The central question that guides Gebissa’s first book is a fundamental one: why and how small farmers make the decisions they make as they struggle to earn a living. In answering this question, Gebissa has interviewed hundreds of farmers and others involved in the khat trade, analyzed government documents, and read widely in order to understand how the cultures of production, distribution, and consumption interact. His thesis is somewhat surprising but convincingly argued—that the economic policies of Ethiopia’s government actually encouraged the khat trade despite its intentions. In other words, alongside the official economy regulated and promoted by the government, there emerged an unofficial “parallel market” that was neither legal nor illegal.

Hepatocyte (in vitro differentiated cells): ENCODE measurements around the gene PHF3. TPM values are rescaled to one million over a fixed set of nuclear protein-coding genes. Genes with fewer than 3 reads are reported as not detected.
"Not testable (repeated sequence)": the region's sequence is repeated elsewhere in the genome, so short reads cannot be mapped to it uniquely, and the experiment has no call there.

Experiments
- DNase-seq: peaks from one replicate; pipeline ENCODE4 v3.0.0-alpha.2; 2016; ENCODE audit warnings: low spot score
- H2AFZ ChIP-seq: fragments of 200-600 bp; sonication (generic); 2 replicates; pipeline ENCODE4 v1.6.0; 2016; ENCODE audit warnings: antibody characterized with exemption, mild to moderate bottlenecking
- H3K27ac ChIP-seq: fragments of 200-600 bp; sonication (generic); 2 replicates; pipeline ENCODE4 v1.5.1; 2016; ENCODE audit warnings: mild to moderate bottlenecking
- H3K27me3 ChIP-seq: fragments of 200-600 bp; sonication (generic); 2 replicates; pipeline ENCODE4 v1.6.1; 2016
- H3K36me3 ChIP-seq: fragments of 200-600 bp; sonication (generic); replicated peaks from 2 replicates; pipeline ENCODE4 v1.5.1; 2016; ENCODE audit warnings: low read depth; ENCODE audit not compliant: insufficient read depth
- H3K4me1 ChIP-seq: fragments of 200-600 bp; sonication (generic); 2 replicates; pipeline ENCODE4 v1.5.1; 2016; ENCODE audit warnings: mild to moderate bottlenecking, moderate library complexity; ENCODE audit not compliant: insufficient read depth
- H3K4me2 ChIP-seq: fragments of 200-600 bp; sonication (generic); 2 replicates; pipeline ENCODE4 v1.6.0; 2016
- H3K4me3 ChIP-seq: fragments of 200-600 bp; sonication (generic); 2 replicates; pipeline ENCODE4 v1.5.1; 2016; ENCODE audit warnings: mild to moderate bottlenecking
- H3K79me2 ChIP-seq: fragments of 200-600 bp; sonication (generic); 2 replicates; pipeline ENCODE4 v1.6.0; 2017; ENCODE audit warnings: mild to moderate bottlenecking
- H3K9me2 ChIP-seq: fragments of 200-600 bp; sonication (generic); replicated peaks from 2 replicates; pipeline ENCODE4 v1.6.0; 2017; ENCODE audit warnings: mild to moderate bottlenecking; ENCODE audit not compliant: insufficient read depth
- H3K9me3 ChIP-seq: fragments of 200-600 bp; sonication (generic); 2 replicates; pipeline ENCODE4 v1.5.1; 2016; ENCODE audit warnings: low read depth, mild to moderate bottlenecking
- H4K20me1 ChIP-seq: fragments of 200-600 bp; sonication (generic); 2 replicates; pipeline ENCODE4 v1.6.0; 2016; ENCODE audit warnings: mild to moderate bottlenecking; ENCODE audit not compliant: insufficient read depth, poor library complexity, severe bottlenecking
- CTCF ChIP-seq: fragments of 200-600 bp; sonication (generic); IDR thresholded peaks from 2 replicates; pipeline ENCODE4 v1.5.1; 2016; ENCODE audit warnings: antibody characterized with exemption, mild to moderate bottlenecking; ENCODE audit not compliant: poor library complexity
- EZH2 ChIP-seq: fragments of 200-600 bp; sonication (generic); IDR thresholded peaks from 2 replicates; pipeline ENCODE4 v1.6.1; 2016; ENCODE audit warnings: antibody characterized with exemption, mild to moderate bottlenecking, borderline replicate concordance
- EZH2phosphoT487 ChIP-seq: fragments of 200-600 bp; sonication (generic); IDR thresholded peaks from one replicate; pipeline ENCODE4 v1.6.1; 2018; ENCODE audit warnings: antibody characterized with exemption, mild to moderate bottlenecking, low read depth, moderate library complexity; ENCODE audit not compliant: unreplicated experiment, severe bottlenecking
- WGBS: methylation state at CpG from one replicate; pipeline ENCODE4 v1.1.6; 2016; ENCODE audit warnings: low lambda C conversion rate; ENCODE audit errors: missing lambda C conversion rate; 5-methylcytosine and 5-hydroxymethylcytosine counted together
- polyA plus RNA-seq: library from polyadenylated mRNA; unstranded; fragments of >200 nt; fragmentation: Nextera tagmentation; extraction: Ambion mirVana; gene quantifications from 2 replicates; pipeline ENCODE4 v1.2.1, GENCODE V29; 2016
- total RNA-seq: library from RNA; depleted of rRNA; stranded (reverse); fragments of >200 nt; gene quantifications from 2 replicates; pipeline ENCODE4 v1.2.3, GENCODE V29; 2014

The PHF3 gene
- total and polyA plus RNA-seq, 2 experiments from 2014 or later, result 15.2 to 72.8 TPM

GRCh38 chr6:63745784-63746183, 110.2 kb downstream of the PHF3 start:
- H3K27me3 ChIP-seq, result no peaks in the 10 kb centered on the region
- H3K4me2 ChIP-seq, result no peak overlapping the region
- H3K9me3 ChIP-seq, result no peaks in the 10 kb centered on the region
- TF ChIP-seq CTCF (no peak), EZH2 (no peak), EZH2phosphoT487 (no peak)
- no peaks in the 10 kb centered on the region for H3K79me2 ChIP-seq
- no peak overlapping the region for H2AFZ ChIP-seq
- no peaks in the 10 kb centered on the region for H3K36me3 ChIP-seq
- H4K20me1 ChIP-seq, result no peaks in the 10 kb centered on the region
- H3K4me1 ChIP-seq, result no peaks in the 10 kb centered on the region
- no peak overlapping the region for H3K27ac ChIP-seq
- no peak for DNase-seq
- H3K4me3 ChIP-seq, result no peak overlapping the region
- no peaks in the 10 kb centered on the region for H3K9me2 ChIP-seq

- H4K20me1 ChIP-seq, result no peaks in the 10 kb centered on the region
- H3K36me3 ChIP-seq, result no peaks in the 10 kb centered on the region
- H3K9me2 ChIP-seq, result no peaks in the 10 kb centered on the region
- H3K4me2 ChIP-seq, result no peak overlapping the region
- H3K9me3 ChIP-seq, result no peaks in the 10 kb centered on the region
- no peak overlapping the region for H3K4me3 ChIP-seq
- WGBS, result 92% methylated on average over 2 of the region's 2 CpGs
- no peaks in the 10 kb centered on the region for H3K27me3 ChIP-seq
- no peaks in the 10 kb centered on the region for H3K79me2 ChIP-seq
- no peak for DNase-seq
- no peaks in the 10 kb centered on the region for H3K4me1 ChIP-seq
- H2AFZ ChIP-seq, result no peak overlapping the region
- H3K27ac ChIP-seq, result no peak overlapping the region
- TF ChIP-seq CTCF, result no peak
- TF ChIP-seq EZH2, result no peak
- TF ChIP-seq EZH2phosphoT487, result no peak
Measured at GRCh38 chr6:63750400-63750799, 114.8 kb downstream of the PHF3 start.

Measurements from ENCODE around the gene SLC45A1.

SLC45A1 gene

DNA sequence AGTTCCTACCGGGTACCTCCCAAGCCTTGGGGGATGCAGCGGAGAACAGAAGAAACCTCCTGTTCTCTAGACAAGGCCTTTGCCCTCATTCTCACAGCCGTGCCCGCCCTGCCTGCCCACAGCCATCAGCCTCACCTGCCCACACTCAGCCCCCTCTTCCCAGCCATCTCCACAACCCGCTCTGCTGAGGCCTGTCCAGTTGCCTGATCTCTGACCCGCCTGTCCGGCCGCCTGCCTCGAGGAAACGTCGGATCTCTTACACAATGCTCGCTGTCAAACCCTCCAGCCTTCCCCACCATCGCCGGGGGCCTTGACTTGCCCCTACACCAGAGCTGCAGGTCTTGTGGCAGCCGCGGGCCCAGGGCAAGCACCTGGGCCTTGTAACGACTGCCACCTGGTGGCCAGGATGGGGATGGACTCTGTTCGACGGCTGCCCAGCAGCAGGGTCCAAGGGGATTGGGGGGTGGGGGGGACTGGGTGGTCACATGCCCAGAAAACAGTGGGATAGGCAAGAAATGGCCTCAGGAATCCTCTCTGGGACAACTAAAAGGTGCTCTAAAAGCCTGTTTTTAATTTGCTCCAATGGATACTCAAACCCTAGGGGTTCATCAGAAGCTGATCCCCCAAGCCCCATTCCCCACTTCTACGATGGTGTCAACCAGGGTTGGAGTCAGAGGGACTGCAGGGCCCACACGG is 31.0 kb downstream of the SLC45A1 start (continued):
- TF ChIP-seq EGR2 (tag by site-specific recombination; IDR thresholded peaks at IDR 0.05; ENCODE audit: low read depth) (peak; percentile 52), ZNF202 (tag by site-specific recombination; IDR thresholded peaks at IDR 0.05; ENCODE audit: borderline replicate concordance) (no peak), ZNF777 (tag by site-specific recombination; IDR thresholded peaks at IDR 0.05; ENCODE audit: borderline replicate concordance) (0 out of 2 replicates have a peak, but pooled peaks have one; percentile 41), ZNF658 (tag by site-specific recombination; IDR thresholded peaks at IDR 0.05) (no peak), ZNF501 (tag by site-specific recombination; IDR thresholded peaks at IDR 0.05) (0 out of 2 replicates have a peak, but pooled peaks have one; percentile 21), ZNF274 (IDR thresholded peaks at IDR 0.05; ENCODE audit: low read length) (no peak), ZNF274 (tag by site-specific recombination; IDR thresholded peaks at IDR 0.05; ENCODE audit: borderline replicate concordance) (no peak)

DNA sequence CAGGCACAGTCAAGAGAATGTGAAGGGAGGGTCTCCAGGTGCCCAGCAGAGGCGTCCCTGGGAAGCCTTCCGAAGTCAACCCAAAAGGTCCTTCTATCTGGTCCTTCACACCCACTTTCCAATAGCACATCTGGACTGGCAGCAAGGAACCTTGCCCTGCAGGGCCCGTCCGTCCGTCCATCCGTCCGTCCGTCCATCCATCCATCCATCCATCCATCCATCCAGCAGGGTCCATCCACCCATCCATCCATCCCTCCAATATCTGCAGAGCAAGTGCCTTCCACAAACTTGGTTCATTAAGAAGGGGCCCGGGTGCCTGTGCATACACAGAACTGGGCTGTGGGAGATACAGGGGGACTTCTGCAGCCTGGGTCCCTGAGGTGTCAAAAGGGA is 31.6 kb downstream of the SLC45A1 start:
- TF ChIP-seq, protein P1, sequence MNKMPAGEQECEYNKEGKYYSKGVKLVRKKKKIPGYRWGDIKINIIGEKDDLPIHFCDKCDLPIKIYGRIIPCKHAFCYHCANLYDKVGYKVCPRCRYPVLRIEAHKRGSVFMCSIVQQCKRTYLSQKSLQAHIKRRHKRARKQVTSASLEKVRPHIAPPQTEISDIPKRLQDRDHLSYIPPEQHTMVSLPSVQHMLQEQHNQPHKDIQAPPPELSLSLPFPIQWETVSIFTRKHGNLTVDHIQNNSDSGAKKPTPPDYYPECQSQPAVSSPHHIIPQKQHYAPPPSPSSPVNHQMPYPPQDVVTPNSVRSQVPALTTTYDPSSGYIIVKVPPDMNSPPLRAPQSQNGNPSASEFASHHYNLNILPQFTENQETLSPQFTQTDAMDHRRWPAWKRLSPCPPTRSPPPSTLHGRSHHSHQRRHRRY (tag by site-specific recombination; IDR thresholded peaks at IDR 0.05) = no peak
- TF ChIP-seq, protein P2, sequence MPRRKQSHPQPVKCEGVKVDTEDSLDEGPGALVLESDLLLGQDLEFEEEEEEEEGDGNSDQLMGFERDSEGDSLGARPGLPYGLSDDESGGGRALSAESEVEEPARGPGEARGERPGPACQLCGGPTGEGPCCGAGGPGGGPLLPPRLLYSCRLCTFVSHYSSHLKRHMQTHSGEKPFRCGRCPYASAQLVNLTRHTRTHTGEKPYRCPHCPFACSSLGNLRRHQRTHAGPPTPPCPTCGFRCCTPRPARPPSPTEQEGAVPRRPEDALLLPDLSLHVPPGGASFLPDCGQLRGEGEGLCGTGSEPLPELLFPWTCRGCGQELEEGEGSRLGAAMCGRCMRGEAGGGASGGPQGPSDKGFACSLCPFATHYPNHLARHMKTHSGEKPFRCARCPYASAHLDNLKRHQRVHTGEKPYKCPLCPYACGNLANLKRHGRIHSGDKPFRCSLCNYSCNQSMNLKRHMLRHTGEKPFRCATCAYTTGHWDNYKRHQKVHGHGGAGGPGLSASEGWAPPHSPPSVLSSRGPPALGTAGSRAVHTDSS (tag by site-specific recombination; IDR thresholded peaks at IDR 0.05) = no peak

Beginning in the late nineteenth century during the expansion of Ethiopia’s empire, land was allocated to state officials and soldiers resulting in a scarcity of land for local farmers. At the same time, the building of the railroad and roads created faster means of transportation which expanded and intensified trade networks. Farmers responded to land scarcity and made use of the new infrastructure by supplementing their income through the khat trade. Khat had already been used by farmers as a stimulant; farmers would typically begin the work day by coming together, chewing khat, and discussing practical issues. At the same time, for the urban elite in Harar and other predominantly Muslim cities around the Red Sea, khat was used in Islamic rituals.